During a news conference, police commissioner Danielle Outlaw said the department was “still backtracking to find out what the officers knew” when they arrived at Mr. Wallace’s house on the 6100 block of Locust Street. Commissioner Outlaw also said a new city program to put a behavioral health specialist in the police dispatch center operates during limited hours. The assigned counselor was not in the radio room at the time of the afternoon call regarding a disturbance at Mr. Wallace’s house. She pledged to release 911 calls and body-worn camera footage of the police shooting of Walter Wallace Jr., in a bid to end the unrest that had plagued West Philadelphia for successive nights after the death, which a bystander captured on video and which went viral.
John McNesby, president of the Fraternal Police Order of Lodge 5, said the officers’ union was “calling on the leadership of the city to release the facts” concerning the police shooting of Mr. Wallace.
“It’s not hard; it’s cut-and-dry,” Mr. McNesby said. Mr. Wallace ignored commands to drop a knife and lunged toward police before they opened fire, he said. It was a situation in which police are trained and legally justified to shoot, he said.
“He left the officers no choice,” Mr. McNesby said. Police “don’t look to go to work to hurt anybody. But they also want to go home safe at night while protecting the community.”
Mayor Jim Kenney announced a 9 p.m. citywide curfew, which was in effect for only that one day. In a statement, he said, “My prayers are with the family and friends of Walter Wallace. I have watched the video of this tragic incident, and it presents difficult questions that must be answered. I spoke tonight with Mr. Wallace’s family and will continue to reach out to hear their concerns firsthand, and to answer their questions to the extent that I am able.” The mayor also promised a “full investigation.”
While the narrative is being spun from police violence to city incompetence, MOVE member and leading advocate for the freedom of Mumia Abu Jamal Pam Africa lives across the street from Mr. Wallace. She told The Final Call, “It was a case of cold-blooded, premeditated murder. I’m not talking about somebody who heard or saw something on TV. The brother was killed in front of my door.”
“A whole lot of cops came the first two times that day,” she said. “So they knew what the problem was. When the two cops came the third time, they had their guns drawn, and the mother was telling them they were antagonizing the situation and to put the guns down. She asked them to call their supervisor and let them know the situation; she begged and pleaded with them. It seemed like the cops came to kill, not to deal with a situation where you needed conflict resolution.”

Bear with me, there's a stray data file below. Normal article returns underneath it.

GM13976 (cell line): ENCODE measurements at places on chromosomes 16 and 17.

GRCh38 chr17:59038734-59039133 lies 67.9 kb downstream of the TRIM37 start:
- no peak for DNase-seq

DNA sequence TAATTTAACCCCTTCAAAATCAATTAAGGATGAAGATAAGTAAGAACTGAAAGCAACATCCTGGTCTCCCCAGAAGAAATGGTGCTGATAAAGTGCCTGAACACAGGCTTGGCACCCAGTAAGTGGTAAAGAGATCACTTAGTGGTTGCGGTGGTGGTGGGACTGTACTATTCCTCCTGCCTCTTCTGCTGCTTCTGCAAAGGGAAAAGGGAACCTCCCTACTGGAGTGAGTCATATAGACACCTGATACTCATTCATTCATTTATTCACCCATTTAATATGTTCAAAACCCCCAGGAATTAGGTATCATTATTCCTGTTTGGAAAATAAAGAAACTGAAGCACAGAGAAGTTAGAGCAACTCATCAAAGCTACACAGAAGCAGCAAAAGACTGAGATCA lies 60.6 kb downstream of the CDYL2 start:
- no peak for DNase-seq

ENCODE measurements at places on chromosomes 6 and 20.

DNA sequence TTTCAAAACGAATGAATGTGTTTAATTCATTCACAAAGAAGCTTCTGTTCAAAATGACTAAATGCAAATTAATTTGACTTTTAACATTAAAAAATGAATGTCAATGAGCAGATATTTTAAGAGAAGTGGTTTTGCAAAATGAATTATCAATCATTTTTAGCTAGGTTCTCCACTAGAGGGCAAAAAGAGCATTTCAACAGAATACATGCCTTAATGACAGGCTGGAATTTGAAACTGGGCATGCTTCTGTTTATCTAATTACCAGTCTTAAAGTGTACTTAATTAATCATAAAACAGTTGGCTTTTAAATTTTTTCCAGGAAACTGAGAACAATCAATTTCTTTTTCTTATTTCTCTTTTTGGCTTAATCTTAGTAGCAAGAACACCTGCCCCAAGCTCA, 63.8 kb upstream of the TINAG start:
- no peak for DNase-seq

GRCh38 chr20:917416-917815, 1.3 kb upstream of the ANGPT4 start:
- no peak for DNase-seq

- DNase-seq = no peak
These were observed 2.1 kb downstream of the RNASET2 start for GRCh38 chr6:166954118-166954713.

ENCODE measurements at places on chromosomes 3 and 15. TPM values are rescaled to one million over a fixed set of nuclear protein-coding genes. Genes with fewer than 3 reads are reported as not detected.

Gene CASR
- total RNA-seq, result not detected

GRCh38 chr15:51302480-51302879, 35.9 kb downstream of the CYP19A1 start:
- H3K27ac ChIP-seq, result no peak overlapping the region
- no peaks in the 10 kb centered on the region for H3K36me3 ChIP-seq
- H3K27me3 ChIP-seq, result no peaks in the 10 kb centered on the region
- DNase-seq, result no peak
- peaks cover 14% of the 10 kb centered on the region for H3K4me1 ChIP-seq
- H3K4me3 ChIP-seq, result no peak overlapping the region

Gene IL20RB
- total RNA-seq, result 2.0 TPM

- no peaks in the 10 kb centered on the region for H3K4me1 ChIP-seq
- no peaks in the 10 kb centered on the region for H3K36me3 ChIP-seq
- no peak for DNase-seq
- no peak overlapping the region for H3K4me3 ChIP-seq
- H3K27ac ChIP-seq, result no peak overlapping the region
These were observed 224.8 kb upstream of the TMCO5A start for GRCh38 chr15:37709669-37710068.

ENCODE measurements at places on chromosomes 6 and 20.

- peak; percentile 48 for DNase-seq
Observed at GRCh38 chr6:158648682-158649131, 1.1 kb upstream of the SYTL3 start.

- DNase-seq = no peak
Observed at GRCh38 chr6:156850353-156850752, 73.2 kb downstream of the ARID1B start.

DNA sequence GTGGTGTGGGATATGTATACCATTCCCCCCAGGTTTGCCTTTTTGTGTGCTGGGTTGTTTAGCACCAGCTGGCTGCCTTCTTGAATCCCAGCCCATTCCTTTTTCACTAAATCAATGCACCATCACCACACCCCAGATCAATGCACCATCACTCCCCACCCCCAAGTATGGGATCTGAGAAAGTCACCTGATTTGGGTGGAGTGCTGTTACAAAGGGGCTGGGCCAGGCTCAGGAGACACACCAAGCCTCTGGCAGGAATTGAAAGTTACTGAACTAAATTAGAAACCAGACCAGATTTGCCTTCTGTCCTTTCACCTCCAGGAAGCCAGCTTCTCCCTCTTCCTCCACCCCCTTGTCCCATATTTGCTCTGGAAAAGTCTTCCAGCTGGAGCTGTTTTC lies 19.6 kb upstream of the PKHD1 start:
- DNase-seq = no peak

“This was the manifestation of all what Honorable Elijah Muhammad was talking about. When you can really unleash such a barrage of bullets into a human being, without any thought of that person, his mother, his father with his wife and with the community watching, you murder him,” said Stanley Crawford, president of the Black Male Community Council during a Final Call interview. “We keep trying to get the goodness out of something that there’s no goodness in.
“We are in such a vulnerable state as a Black community because of a lack of concern from those who have the responsibility to serve, protect, and guard the community. It’s just the same soup warmed over for 400 years. We’ve been going through this, murder, lynching, assassinated whatever you want to call it by the same people since we got off the boat,” he said.
Philadelphia NAACP President Rodney Muhammad told The Final Call, White police officers were in a Black neighborhood and ill-equipped to be there. “I mean that not just, being absent, a taser on your tool belt, but also they’re absent the real psychology to deal with the culture and subculture of Black inner-city life,” he said.
“These officers, in my judgment from the initial footage I saw essentially they seemed to be frightened, that’s why they unleashed so many shots. At the very least, some officers should not be on the force. I don’t believe it in the way of malice, but just a need that they’re not equipped, young White men, knowing nothing about this environment. They’re not equipped to be police in an area like that.”
“Mental health is growing in our community. There needs to be other special units and numbers that can be called to bring people out to address these issues. So Mr. Wallace’s family is trying to get him to the hospital in a controlled environment, and everything just went south. So rather than going to a hospital, he went to the morgue,” said Mr. Muhammad. “It’s unfortunate, the news showed the video of a White man with a knife confronting police, and they found ways not to kill him but to subdue him. There seems to be a tolerance level that kicks in when the assailant is White. There seems to be a patience exercise. And, what’s it called de-escalation skills, officers showed none for Walter Wallace,” Mr. Muhammad concluded.
The Wallace family lawyer said they do not believe the officers should be charged with murder in the case but are awaiting the outcome of the investigation.
At least 30 officers were hurt in Philadelphia during clashes with protesters after police shot Walter Wallace, Jr.